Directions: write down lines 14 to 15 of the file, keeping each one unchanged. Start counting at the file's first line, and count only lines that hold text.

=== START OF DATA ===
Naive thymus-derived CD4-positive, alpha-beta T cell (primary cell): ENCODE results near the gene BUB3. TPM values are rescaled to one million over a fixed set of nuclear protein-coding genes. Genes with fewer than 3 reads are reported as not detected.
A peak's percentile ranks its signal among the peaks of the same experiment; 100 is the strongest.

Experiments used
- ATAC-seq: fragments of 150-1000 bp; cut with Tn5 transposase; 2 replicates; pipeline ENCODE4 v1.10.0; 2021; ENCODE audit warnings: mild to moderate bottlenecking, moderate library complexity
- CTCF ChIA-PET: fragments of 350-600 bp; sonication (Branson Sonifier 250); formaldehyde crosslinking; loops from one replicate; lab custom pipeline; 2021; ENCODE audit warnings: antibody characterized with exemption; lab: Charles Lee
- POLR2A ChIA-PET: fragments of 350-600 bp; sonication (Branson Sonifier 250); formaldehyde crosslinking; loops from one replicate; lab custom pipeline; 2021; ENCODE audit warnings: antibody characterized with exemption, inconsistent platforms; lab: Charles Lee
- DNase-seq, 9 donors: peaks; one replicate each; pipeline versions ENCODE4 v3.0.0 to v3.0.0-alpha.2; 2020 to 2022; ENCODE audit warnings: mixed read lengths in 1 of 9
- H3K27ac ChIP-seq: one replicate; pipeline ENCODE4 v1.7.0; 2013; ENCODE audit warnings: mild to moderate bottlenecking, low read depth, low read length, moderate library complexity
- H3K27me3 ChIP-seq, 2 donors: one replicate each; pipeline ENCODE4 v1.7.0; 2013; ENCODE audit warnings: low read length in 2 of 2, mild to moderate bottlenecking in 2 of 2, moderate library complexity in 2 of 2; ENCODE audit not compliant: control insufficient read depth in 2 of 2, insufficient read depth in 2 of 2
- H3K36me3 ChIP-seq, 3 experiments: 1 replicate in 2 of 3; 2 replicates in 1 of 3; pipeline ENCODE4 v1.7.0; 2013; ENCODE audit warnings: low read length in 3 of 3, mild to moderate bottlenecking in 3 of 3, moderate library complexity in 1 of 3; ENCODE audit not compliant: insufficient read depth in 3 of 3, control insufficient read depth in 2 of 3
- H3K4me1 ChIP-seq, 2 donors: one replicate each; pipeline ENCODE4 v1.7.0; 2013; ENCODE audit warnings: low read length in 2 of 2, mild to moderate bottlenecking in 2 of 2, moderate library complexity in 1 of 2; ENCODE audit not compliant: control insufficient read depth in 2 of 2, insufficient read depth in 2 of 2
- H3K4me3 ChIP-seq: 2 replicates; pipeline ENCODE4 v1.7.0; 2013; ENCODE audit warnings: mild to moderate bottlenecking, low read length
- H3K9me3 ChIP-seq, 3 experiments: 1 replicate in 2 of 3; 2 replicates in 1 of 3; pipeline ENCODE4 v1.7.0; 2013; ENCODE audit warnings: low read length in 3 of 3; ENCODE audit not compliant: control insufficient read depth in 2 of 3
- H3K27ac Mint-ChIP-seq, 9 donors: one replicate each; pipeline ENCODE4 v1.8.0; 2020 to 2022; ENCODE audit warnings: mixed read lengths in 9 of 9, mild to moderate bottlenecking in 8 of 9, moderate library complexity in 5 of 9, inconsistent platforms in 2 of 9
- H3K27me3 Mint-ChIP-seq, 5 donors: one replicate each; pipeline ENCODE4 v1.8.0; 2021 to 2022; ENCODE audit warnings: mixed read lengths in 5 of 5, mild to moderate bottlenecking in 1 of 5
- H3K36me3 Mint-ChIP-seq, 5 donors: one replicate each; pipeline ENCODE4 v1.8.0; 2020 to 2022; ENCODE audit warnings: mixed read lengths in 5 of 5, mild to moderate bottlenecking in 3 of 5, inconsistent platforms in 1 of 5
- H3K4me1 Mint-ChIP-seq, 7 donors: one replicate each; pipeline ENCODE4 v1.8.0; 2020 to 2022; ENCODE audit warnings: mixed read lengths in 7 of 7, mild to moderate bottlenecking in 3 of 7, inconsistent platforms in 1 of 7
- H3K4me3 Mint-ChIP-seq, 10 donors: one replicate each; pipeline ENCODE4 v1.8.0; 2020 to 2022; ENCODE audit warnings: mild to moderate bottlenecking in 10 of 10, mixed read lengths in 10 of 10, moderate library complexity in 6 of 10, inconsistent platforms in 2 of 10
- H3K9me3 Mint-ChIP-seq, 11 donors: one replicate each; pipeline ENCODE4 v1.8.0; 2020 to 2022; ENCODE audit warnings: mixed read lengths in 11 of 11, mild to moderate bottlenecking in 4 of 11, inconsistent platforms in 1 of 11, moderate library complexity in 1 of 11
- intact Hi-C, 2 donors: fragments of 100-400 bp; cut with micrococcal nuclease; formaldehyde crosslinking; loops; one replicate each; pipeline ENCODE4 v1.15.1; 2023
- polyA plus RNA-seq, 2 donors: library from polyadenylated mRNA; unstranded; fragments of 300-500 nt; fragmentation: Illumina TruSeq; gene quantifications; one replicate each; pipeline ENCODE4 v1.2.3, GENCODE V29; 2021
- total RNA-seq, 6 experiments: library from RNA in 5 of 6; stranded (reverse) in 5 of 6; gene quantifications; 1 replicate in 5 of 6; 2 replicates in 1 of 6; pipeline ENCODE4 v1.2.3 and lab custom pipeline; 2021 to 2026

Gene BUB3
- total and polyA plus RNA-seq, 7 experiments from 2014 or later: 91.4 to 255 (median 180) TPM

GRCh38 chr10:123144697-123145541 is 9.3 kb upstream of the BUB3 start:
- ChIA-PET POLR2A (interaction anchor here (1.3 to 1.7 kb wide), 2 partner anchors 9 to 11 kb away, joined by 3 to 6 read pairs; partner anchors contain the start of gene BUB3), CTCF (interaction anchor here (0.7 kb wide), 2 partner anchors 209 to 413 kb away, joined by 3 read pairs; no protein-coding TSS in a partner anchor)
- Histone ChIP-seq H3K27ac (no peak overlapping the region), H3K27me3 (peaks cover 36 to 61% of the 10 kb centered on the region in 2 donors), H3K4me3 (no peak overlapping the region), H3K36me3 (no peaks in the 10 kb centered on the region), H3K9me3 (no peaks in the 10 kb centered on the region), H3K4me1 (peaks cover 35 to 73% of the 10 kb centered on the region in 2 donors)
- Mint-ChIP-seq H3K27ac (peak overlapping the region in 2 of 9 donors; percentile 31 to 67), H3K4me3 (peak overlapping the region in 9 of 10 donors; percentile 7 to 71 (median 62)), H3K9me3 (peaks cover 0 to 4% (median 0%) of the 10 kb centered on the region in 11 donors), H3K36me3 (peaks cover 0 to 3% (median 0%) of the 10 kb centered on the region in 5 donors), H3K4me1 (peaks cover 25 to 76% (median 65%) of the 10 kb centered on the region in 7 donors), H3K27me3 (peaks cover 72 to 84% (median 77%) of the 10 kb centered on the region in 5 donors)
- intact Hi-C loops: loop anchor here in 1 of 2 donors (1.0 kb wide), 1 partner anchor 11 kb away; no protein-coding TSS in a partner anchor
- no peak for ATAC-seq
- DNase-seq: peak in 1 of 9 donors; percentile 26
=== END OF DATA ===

- H3K27ac Mint-ChIP-seq, 9 donors: one replicate each; pipeline ENCODE4 v1.8.0; 2020 to 2022; ENCODE audit warnings: mixed read lengths in 9 of 9, mild to moderate bottlenecking in 8 of 9, moderate library complexity in 5 of 9, inconsistent platforms in 2 of 9
- H3K27me3 Mint-ChIP-seq, 5 donors: one replicate each; pipeline ENCODE4 v1.8.0; 2021 to 2022; ENCODE audit warnings: mixed read lengths in 5 of 5, mild to moderate bottlenecking in 1 of 5